8) It is not clear from the writing how microtubules contribute to the actin rings. The rationale of the microtubule experiments should be spelled out more clearly.

As suggested, we have provided an explanation of our rationale to study the role of microtubules. Briefly, since the periodic lattice structure is specifically formed in axons during neuronal development, and microtubules are essential for the establishment of neuronal polarity and the formation of axons (Witte et al., J. Cell Biol, 180: 619-632, 2008), we wondered whether the formation of this periodic structure is dependent on microtubules.

Moreover, tubulin binds with ankyrin B, a molecule that also interacts with βII spectrin (Bennett et al, PNAS, 78: 7550-7554,1981). We thus tested whether microtubules play a role in the formation of the periodic structure. We have included these rationales in the revised manuscript, Results section. Our results indicate that the periodic lattice structure does depend on intact microtubules. Currently, we do not know the mechanism underlying the connection between microtubules and the period lattice structure yet.

9) The invasion of the actin rings in the dendrites in the ankyrin B mutant cells provides the authors with the opportunity to understand the functional importance of these rings. Are there any morphological changes of the dendrites or defects in axon-dendrite polarity in these knockout neurons?

Indeed, inducing the formation of the periodic lattice structure in dendrites by ankyrin B deletion provides an exciting opportunity to study the function of this lattice structure. We have followed the suggestion here and in comment #3 to study the dendrite morphology and axon-dendrite polarity in ankyrin B knockout neurons. We analyzed the lengths of the dendrites and the diameter uniformity (extent of tapering) of the dendrites, but did not observe any significant changes in these properties due to ankyrin B deletion. We also did preliminary analysis of the axon-dendrite polarity by measuring the abundance of MAP2 and Tau in dendrites and axons, and did not observe any significant change upon deletion of ankyrin B either. These results are shown in Author response image 1, in our response to comment #3 above.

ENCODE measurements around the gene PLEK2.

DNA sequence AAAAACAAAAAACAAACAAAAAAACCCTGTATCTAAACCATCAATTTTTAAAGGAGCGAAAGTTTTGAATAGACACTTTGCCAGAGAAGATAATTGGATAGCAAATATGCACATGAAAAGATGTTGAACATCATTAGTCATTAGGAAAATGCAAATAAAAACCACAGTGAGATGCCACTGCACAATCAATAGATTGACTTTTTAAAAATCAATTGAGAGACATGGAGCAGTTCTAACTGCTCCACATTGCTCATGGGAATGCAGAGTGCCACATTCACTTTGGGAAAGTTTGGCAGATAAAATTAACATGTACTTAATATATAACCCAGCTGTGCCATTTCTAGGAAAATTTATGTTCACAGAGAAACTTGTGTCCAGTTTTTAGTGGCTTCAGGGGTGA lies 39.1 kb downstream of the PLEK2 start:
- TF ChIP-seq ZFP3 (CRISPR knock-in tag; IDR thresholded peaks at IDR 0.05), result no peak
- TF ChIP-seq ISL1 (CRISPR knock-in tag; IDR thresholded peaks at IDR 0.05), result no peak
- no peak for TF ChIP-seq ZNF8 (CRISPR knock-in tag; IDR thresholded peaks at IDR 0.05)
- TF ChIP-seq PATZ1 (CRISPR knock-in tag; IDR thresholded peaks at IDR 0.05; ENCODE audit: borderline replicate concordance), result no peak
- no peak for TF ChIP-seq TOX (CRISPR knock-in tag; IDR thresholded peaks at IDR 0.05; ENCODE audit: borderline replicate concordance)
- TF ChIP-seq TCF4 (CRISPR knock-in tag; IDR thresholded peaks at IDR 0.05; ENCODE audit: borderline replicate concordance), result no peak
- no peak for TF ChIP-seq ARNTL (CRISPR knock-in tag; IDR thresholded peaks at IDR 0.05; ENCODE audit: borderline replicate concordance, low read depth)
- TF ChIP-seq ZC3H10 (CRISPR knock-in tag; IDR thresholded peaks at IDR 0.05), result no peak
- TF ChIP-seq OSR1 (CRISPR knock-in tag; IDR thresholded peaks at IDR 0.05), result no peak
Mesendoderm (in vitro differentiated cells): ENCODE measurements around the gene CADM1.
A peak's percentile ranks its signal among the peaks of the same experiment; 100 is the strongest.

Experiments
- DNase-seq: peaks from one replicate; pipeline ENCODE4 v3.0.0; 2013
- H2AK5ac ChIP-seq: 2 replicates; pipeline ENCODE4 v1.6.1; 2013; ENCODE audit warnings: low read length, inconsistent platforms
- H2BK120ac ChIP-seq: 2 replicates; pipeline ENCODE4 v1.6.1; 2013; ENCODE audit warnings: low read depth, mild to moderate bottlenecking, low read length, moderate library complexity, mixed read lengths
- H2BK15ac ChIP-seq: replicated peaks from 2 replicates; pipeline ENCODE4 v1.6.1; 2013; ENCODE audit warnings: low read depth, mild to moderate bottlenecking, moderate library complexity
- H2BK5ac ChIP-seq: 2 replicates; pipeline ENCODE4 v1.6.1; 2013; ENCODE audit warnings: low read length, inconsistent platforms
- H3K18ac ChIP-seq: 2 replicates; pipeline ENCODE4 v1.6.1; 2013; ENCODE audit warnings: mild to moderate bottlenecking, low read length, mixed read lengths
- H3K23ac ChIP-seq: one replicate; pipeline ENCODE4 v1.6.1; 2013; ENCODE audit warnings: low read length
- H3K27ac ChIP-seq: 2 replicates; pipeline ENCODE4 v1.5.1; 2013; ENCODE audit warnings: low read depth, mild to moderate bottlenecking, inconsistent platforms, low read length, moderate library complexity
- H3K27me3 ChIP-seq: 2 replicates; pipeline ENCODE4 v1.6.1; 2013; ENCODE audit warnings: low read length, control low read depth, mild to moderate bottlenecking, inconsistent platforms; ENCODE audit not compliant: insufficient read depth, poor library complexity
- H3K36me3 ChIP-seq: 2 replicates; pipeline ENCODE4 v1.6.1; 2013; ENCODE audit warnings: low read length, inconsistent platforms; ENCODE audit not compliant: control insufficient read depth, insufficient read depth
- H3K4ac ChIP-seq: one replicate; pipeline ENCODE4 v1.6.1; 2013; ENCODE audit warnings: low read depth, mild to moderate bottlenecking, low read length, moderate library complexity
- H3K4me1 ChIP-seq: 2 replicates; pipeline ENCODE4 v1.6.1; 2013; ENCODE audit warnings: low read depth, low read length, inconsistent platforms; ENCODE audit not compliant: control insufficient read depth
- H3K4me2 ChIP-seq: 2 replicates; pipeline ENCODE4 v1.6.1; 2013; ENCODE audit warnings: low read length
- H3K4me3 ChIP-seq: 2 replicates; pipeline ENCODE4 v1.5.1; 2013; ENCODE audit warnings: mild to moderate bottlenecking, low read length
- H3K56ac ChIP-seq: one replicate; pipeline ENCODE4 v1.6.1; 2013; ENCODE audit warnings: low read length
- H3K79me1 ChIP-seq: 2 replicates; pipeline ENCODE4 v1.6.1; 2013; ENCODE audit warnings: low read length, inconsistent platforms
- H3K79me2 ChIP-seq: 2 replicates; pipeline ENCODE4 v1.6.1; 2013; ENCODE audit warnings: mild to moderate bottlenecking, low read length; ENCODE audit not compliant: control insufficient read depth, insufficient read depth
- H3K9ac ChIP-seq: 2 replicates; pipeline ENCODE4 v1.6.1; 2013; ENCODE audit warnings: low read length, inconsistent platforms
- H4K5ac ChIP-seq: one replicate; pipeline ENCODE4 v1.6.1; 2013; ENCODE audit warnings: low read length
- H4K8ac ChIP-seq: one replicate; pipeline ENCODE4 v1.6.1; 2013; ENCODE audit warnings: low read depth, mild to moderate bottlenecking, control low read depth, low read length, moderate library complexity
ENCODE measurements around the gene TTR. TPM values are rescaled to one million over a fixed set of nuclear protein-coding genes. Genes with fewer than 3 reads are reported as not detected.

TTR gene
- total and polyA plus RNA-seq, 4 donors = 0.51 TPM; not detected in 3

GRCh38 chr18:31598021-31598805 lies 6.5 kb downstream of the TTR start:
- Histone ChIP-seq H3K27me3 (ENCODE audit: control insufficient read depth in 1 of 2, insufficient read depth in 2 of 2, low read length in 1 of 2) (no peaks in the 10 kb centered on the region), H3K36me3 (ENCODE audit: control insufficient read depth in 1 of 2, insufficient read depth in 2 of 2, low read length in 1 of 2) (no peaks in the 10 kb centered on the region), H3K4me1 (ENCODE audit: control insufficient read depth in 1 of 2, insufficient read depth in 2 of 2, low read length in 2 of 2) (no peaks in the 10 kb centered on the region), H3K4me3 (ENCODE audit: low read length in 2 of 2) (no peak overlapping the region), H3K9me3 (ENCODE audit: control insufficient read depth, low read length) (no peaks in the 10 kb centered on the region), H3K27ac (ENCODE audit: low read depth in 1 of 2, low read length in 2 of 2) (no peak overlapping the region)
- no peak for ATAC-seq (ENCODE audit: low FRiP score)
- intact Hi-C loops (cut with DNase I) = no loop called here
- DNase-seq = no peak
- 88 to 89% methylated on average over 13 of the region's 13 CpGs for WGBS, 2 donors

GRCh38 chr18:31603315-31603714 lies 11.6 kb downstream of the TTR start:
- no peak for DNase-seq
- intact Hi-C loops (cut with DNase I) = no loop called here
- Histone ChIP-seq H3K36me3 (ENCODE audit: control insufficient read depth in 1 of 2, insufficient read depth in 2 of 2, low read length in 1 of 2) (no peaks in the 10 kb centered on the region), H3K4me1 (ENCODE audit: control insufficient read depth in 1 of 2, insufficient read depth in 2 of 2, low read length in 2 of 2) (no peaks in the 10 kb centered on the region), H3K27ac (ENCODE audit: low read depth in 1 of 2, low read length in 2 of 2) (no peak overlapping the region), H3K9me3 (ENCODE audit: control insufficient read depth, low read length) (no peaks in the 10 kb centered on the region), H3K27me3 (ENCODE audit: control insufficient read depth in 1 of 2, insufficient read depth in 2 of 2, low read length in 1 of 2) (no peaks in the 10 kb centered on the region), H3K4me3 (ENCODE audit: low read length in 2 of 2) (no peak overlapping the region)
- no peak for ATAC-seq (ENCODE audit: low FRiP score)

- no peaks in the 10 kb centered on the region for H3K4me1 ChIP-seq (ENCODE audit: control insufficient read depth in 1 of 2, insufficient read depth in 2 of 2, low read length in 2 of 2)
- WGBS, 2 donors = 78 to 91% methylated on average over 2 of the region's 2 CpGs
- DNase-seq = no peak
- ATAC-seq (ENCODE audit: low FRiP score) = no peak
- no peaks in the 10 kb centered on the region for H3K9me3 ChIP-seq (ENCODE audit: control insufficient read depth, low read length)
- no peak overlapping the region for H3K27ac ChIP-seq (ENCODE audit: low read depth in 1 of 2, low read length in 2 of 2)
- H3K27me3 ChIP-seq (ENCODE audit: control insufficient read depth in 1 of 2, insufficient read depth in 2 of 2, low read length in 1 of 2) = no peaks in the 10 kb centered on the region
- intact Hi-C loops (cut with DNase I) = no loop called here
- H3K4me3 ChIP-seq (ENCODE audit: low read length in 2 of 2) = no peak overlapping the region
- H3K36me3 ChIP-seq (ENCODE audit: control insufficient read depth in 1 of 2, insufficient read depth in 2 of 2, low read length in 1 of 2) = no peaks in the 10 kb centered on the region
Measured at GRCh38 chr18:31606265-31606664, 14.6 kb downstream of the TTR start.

These results suggest that dendrites largely retained its dendritic nature in ankyrin B knockout neurons. However, we note that these simple quantifications do not exclude the possibility that other properties of the dendrites may have changed upon ankyrin B deletion. For both dendrite morphology and axon-dendrite polarity, many more parameters could be measured.

There are also many other important properties in addition to morphology and polarity. A systematic characterization of the dendrite properties in ankyrin B knockout neurons would be a very interesting future direction but is beyond the scope of this manuscript, which is focused on the development mechanism of the periodic lattice structure in axons.

https://doi.org/10.7554/eLife.04581.025

Article and author information

Author details

  1. Guisheng Zhong

    Department of Chemistry and Chemical Biology, Howard Hughes Medical Institute, Harvard University, Cambridge, United States
    Contribution
    GZ, Conception and design, Acquisition of data, Analysis and interpretation of data, Drafting or revising the article, Contributed unpublished essential data or reagents
    Contributed equally with
    Jiang He
    Competing interests
    No competing interests declared.
  2. Jiang He

    Department of Molecular and Cellular Biology, Howard Hughes Medical Institute, Harvard University, Cambridge, United States
    Contribution
    JH, Conception and design, Acquisition of data, Analysis and interpretation of data, Drafting or revising the article, Contributed unpublished essential data or reagents
    Contributed equally with
    Guisheng Zhong
    Competing interests
    No competing interests declared.
  3. Ruobo Zhou

    Department of Chemistry and Chemical Biology, Howard Hughes Medical Institute, Harvard University, Cambridge, United States
    Contribution
    RZ, Acquisition of data, Analysis and interpretation of data, Drafting or revising the article
    Competing interests
    No competing interests declared.
  4. Damaris Lorenzo

    1. Department of Biochemistry, Duke University, Durham, United States